So it takes 24 hours for us to obtain an ACC claims history on a client. So it's not an onerous thing. And I know insurers that are actually doing it at claim time now, so if you've got a musculo-skeletal claim, they are actually getting that document at the wrong time of the process when we should be doing it at the front end.

GRTV: So how hard is it to get ACC claims history on a client?

Church: It's a signature on a form with some information on there giving me permission to go and obtain that. And I'm sitting in front of a tradie who invariably just wants to get on with whatever he's doing. He's busy. He's a small businessman. He wants to get on and he's not put anything in the forms around his back, his shoulders, his knees, and then I'll get a 10 page ACC claims history. And wow ... what an amazing document to be able to show people what disclosure is all about.

GRTV: So do you think many advisers are doing that?

Church: I like to share it with as many people as I can ... and it's growing ... but nowhere near enough. I don't even think people know about it and that's the conversation I'm trying to sort of put out there.

GRTV: So are the insurers giving best practice guides to advisers around how to do replacement business?

Church: I don't think I know of one document yet. And if there is one please get them to send it to me. I've not seen one.

GRTV: Is that something they could do?

Church: They really could.

But why aren't their underwriters asking for it [ACC claims history]? If it takes me a day to get that, then why don't they? Because it actually is free. It's available. It doesn't cost them to receive it.

GRTV: So what can you do to de-risk a person's situation so that you can make sure that they do get their claim paid at claim time?

Church: Well the key is to actually follow that process all the way through. When I place somebody with an insurer I've only got an intent of a claim being paid if it needs to be. So I've got to make sure that they understand those disclosure regimes and we do help them through that.

Sometimes they may actually be moving to a policy where there is going to be more exclusions, but if they're engaged in that process, if they understand the reasons why the new products are actually better for them, fit for purpose they're okay with it. It's when they get to claim time and they suddenly get asked about the asthma or asked about a problem with sinusitis that actually doesn't relate to their current claim that they get tetchy. So all of that is really important at the outset.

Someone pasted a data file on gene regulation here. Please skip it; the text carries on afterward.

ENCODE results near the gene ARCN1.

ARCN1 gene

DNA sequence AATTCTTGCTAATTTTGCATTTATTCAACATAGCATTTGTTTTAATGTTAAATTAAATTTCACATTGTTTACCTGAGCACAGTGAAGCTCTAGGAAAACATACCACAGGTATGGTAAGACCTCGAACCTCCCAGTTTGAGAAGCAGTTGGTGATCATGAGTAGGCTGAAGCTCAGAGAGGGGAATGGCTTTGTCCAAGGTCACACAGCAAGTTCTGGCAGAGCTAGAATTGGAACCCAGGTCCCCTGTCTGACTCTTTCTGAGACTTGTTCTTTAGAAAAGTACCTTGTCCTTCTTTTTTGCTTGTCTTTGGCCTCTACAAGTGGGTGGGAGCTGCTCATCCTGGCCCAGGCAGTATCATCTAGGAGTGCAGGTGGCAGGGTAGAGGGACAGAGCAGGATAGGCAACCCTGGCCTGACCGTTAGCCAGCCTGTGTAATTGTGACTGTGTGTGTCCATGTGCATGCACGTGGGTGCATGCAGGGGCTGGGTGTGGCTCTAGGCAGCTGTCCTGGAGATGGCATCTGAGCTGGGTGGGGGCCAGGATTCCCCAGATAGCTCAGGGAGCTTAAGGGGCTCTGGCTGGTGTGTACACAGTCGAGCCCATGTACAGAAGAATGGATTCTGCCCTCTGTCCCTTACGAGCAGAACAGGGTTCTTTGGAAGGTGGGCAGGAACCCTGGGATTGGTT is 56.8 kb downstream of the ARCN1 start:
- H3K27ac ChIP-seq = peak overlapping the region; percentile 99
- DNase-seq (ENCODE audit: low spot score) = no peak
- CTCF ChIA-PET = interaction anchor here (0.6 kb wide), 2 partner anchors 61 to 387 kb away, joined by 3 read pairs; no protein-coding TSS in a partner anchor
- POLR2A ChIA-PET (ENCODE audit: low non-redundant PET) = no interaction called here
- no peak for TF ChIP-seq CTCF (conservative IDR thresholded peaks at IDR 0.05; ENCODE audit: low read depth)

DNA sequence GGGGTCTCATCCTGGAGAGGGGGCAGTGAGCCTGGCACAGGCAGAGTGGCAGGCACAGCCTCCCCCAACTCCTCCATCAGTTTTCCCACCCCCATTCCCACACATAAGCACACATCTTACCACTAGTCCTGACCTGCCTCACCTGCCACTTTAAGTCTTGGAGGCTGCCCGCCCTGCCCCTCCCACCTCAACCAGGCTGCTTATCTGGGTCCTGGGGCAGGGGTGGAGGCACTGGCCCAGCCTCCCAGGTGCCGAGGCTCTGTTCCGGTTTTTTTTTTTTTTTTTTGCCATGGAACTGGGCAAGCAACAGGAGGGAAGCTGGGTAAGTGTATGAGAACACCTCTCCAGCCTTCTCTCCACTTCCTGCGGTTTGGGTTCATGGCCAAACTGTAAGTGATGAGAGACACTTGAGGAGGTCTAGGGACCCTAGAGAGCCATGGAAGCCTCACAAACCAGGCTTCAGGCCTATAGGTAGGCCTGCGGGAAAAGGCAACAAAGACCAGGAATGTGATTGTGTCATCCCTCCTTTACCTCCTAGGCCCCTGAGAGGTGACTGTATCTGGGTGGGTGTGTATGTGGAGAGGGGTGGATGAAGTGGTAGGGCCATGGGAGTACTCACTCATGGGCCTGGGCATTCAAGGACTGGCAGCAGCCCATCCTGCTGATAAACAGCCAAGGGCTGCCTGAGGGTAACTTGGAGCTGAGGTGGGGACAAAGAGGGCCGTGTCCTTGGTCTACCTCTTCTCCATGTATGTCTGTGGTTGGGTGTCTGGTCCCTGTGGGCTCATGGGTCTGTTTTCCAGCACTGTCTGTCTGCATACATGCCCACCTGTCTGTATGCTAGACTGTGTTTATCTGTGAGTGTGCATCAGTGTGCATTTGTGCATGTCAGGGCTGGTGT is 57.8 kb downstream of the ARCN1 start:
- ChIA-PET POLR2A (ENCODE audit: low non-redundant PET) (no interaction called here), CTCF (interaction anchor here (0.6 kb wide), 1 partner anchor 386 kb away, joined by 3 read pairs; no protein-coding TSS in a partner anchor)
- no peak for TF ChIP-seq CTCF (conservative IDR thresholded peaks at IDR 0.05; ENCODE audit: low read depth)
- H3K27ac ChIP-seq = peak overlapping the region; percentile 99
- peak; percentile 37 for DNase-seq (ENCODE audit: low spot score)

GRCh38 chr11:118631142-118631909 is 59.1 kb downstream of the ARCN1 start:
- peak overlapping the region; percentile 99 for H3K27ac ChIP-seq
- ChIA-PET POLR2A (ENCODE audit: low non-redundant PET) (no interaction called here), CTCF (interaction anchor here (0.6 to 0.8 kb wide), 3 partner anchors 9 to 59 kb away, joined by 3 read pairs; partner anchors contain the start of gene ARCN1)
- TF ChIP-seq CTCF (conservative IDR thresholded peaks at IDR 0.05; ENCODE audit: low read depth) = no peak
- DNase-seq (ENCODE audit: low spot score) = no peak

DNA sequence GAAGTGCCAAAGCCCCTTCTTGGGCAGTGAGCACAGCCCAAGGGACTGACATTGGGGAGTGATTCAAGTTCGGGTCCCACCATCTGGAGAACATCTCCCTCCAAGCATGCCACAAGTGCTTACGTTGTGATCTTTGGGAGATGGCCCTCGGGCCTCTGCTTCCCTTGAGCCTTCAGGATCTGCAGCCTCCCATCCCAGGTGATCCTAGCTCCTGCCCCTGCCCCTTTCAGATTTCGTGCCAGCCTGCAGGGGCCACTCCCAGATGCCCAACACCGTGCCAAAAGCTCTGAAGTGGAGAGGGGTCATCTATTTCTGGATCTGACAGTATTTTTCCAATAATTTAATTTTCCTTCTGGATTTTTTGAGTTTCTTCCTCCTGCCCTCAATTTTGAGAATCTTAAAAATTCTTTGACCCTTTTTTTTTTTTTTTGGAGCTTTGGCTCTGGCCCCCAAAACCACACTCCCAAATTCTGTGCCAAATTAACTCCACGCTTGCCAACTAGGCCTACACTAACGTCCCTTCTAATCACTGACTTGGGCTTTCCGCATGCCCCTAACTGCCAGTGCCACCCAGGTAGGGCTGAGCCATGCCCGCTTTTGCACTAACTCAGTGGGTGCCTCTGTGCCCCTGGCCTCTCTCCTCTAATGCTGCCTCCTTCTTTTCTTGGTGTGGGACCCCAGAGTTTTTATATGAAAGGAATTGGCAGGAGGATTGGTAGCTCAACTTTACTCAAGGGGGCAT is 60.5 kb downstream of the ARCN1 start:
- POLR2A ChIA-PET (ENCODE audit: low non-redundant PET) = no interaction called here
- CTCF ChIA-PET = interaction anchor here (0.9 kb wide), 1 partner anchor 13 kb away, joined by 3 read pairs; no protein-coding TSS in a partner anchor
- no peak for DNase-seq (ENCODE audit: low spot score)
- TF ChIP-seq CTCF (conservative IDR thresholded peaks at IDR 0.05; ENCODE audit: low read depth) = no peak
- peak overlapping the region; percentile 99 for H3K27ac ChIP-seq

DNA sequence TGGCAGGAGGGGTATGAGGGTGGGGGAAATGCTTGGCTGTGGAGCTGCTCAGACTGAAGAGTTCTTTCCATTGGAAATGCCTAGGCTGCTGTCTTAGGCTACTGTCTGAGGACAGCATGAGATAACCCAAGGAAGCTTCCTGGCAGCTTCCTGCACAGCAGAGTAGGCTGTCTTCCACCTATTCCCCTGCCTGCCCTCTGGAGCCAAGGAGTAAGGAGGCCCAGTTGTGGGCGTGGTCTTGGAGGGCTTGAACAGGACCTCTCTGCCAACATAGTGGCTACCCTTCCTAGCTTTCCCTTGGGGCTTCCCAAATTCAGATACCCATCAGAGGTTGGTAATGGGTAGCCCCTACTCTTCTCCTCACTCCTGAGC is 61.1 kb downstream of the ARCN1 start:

GRTV: So you said before that you put both the new policy and the old one in front of the client and they have to decide. So that's how the process goes?

Church: They don't decide. I give them the information and then we discuss it.

GRTV: Because it wouldn't be right for them to decide would it, otherwise you wouldn't be an adviser.

Church: Well I think they have to make the final decision because they've got to wear it. But that's my job as an adviser is to put them into the best situation possible. So we'll get through an underwriting stage. Let's say we do. We've got an insurer over here who doesn't do non-Pharmac chemo, not guaranteed wordings, prices going up, no ability to put excesses on. Maybe I can move them to an insurer that could be more cost-effective. It could be all of those things that I've said that are important. But I get through that process and find that they've actually got some things that's really good to keep that one there. I can still take this one too, but with a really high excess. That's the best way of doing business.

GRTV: And so what do your advisers not like about your process?